Monday, October 19, 2009

Obvious Steroids User 10/19/09

As we have seen in the past, one weirdo fluke season is more than enough for induction to the OSUC (ahem... Adrian Beltre). This week is no different as I take the time to welcome BERNARD GILKEY to the prestigious OSU Club.

A St. Louis native himself, Gilkey signed with the Cardinals out of college and played his first six years with the club. During that time, he put up a .292 BA/ .354 OBP/ .431 SLG% line while cracking a mere 52 home runs. Apparently, he really enjoyed not hitting the long ball.

Then, after the 1995 season, he was traded to the New York Mets for Ryan Ludwick's brother. In his first full season in Flushing, he put up this line: 30 HR/ 117 RBI/ .317 AVG/ .393 OBP/ .562 SLG% in 153 games. Every number in that previous sentence was a career high. He rode his career year to a very respectable 14th place in the MVP vote.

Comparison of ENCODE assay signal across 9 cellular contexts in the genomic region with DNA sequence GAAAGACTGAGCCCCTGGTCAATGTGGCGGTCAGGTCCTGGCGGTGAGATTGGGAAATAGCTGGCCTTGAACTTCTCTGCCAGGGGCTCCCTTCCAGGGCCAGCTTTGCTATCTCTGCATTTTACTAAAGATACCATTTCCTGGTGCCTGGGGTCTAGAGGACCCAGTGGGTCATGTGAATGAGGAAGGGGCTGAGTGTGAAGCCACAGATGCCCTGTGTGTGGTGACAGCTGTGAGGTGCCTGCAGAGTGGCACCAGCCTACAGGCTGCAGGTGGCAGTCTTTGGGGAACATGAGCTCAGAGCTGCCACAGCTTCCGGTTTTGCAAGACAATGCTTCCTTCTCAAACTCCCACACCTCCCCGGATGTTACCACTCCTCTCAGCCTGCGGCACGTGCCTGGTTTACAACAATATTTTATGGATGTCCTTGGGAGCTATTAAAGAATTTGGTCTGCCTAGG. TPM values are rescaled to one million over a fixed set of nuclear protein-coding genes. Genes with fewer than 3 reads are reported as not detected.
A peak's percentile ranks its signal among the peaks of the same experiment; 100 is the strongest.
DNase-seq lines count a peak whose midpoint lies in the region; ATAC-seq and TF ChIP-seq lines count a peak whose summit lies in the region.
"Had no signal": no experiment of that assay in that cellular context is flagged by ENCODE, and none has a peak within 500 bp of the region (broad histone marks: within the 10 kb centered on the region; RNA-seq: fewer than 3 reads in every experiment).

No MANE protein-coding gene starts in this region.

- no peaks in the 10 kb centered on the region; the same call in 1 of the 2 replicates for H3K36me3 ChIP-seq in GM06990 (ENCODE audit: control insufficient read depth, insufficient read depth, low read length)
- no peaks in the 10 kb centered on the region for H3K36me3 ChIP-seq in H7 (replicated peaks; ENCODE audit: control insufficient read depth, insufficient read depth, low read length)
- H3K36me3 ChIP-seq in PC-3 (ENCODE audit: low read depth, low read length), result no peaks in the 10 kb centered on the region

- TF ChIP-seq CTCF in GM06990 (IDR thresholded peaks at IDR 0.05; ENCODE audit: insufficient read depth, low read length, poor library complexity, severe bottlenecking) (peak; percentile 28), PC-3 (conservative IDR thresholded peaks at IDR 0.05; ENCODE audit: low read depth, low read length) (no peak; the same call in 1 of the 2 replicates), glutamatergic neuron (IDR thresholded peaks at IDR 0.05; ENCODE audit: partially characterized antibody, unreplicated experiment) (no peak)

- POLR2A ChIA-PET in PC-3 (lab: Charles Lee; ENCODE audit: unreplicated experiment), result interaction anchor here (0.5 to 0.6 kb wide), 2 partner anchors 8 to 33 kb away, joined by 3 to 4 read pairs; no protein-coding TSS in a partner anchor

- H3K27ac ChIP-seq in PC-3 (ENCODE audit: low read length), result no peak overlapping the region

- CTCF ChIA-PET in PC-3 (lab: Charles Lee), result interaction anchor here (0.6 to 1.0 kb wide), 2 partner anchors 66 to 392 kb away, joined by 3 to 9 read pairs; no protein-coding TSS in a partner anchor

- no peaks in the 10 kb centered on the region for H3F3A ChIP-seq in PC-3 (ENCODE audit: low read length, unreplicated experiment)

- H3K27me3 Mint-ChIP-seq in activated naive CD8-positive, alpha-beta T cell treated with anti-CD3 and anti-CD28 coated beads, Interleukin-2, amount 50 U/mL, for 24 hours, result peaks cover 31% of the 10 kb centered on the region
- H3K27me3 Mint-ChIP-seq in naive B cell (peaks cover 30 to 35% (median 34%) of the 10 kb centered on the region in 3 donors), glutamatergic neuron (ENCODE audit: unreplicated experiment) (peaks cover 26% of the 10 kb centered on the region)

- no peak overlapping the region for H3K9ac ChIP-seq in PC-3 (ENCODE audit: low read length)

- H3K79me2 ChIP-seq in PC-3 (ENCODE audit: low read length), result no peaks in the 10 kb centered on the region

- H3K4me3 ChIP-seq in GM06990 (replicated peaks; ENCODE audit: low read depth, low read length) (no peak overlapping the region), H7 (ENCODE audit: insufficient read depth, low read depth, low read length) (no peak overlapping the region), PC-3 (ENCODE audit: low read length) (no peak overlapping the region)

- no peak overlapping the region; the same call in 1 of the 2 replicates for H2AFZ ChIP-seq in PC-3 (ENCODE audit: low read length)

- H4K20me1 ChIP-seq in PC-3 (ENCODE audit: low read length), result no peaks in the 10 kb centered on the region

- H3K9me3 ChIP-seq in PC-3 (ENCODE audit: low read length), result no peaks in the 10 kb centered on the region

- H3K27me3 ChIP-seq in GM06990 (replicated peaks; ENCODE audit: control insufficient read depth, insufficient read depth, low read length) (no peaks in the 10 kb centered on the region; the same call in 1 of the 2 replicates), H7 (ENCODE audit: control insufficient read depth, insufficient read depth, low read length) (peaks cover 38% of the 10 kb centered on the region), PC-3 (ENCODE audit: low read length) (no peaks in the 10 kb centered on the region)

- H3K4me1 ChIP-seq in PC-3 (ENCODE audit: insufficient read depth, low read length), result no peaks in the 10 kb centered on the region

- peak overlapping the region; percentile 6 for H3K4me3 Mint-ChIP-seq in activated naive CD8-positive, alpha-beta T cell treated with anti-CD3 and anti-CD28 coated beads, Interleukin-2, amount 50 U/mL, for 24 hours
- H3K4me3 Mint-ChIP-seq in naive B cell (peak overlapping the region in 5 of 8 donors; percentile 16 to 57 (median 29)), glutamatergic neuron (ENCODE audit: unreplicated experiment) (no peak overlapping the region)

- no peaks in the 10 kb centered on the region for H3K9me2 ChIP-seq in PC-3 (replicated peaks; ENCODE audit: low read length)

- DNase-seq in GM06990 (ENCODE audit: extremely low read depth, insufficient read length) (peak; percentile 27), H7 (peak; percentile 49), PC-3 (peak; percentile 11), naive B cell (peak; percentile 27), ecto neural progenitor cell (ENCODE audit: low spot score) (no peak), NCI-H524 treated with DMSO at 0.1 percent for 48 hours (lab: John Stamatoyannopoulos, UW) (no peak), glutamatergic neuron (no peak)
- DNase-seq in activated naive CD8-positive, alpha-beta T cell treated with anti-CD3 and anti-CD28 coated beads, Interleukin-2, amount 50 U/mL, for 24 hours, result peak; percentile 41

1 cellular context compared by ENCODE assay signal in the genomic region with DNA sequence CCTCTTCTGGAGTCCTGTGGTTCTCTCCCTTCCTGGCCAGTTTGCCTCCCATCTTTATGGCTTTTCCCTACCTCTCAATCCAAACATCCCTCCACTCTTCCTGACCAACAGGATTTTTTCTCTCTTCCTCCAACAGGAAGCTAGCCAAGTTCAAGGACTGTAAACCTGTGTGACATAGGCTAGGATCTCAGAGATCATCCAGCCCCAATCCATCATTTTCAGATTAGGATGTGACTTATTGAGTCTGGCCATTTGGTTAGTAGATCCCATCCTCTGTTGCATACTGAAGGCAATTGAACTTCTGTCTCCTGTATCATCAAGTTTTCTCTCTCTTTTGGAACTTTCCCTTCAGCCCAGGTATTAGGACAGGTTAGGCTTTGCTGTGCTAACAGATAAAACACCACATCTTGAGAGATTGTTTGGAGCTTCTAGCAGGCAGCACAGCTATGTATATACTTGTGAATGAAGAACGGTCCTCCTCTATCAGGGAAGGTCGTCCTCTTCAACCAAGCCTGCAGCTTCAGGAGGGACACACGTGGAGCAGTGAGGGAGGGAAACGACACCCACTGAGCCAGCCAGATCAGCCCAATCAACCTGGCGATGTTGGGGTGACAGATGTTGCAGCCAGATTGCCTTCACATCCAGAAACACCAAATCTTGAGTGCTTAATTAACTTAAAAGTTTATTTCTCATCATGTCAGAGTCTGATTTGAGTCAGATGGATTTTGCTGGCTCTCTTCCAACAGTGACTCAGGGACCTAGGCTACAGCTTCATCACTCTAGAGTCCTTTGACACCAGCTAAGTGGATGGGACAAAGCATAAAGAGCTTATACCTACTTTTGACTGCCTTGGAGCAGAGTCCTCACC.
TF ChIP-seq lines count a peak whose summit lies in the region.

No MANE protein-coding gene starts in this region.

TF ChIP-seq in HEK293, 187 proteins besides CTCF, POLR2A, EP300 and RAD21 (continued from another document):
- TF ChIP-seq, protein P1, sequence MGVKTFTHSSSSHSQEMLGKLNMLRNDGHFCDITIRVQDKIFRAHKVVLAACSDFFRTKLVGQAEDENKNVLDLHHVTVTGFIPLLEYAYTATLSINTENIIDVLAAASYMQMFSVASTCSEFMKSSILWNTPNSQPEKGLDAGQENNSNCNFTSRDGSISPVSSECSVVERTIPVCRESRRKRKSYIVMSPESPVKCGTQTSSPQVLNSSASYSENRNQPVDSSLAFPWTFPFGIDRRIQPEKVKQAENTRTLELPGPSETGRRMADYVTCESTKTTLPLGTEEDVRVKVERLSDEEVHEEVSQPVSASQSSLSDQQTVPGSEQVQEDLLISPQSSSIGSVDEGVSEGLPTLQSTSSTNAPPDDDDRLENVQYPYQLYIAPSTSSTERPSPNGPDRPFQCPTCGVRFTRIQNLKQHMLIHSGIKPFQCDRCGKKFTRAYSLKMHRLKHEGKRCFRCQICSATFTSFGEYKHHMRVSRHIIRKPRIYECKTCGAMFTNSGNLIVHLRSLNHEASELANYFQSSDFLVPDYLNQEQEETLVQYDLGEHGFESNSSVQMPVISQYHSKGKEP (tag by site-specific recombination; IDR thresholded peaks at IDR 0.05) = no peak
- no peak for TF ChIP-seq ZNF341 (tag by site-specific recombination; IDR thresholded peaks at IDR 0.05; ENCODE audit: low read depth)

There was really no explanation for this jump in production from '95 to '96. If you look at this very easy to read chart, you can see that Shea and Old Busch had virtually the same park factor. So the move from St. Louis to New York wasn't like going from PETCO to Coors.

And there is no significant difference between the 1996 Mets line-up versus the 1995 Cardinals that would have resulted in him getting different pitches. Both teams sucked pretty badly.

These factors lead an idiot like me to simply conclude that obviously Bernard Gilkey used steroids in 1996. By 2001, he was out of baseball since his production fell like a lemming off a cliff.

However, in actuality, I really wanted to take this post to commerate two awesome things about Gilkey.

One, he was the outfielder shown during the Shea Stadium scene in Men In Black. (He is donked on the head with a pop fly)

And two, I wanted to run this sweet picture of Gilkey in New York's terrible ice cream unis:


Anyways, welcome to the club, Bernard and your 1996 14th place MVP campaign.


  1. This is my favorite OSU yet. Not only did it have an excel spreadsheet attached (my main reason for liking it), it was about a player that 6 people in the world know.

  2. The 1996 Mets were way worse simply because they had Todd Hundley. He also possibly did steroids.